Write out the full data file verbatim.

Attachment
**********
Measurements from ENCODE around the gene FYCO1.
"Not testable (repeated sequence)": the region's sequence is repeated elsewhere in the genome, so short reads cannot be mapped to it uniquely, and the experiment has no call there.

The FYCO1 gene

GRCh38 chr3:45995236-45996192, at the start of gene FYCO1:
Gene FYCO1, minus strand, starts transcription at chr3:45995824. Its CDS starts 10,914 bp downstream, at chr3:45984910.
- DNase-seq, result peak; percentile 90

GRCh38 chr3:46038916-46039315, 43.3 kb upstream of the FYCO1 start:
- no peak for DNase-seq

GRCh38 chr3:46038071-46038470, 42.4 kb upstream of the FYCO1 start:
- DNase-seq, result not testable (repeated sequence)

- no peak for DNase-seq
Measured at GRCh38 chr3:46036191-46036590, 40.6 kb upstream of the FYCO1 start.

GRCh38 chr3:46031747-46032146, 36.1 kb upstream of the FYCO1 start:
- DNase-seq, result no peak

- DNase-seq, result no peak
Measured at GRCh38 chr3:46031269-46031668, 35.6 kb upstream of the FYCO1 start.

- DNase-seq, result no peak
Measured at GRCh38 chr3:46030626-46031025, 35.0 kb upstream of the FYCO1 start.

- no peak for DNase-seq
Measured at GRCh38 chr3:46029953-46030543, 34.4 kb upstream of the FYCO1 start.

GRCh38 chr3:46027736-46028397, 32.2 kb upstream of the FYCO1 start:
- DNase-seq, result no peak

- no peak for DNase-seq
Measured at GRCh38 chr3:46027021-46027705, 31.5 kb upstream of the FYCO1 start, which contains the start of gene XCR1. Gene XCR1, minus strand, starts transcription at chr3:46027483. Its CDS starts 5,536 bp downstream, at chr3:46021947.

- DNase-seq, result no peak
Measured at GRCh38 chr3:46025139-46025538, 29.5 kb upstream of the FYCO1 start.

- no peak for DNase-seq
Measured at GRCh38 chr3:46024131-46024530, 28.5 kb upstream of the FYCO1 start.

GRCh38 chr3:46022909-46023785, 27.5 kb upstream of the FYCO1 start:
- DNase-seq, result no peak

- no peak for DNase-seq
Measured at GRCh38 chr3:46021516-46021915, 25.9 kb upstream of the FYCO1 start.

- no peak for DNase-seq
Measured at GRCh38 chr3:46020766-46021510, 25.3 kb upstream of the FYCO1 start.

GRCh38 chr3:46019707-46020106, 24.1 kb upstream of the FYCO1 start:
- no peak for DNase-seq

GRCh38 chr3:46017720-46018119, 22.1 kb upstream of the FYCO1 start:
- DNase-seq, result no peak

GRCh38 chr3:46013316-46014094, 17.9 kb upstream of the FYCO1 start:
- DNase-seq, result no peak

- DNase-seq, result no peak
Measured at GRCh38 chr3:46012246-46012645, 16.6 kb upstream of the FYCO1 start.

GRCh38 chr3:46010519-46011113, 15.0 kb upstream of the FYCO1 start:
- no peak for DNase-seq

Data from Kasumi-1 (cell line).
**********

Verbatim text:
Measurements from ENCODE around the gene FYCO1.
"Not testable (repeated sequence)": the region's sequence is repeated elsewhere in the genome, so short reads cannot be mapped to it uniquely, and the experiment has no call there.

The FYCO1 gene

GRCh38 chr3:45995236-45996192, at the start of gene FYCO1:
Gene FYCO1, minus strand, starts transcription at chr3:45995824. Its CDS starts 10,914 bp downstream, at chr3:45984910.
- DNase-seq, result peak; percentile 90

GRCh38 chr3:46038916-46039315, 43.3 kb upstream of the FYCO1 start:
- no peak for DNase-seq

GRCh38 chr3:46038071-46038470, 42.4 kb upstream of the FYCO1 start:
- DNase-seq, result not testable (repeated sequence)

- no peak for DNase-seq
Measured at GRCh38 chr3:46036191-46036590, 40.6 kb upstream of the FYCO1 start.

GRCh38 chr3:46031747-46032146, 36.1 kb upstream of the FYCO1 start:
- DNase-seq, result no peak

- DNase-seq, result no peak
Measured at GRCh38 chr3:46031269-46031668, 35.6 kb upstream of the FYCO1 start.

- DNase-seq, result no peak
Measured at GRCh38 chr3:46030626-46031025, 35.0 kb upstream of the FYCO1 start.

- no peak for DNase-seq
Measured at GRCh38 chr3:46029953-46030543, 34.4 kb upstream of the FYCO1 start.

GRCh38 chr3:46027736-46028397, 32.2 kb upstream of the FYCO1 start:
- DNase-seq, result no peak

- no peak for DNase-seq
Measured at GRCh38 chr3:46027021-46027705, 31.5 kb upstream of the FYCO1 start, which contains the start of gene XCR1. Gene XCR1, minus strand, starts transcription at chr3:46027483. Its CDS starts 5,536 bp downstream, at chr3:46021947.

- DNase-seq, result no peak
Measured at GRCh38 chr3:46025139-46025538, 29.5 kb upstream of the FYCO1 start.

- no peak for DNase-seq
Measured at GRCh38 chr3:46024131-46024530, 28.5 kb upstream of the FYCO1 start.

GRCh38 chr3:46022909-46023785, 27.5 kb upstream of the FYCO1 start:
- DNase-seq, result no peak

- no peak for DNase-seq
Measured at GRCh38 chr3:46021516-46021915, 25.9 kb upstream of the FYCO1 start.

- no peak for DNase-seq
Measured at GRCh38 chr3:46020766-46021510, 25.3 kb upstream of the FYCO1 start.

GRCh38 chr3:46019707-46020106, 24.1 kb upstream of the FYCO1 start:
- no peak for DNase-seq

GRCh38 chr3:46017720-46018119, 22.1 kb upstream of the FYCO1 start:
- DNase-seq, result no peak

GRCh38 chr3:46013316-46014094, 17.9 kb upstream of the FYCO1 start:
- DNase-seq, result no peak

- DNase-seq, result no peak
Measured at GRCh38 chr3:46012246-46012645, 16.6 kb upstream of the FYCO1 start.

GRCh38 chr3:46010519-46011113, 15.0 kb upstream of the FYCO1 start:
- no peak for DNase-seq

Data from Kasumi-1 (cell line).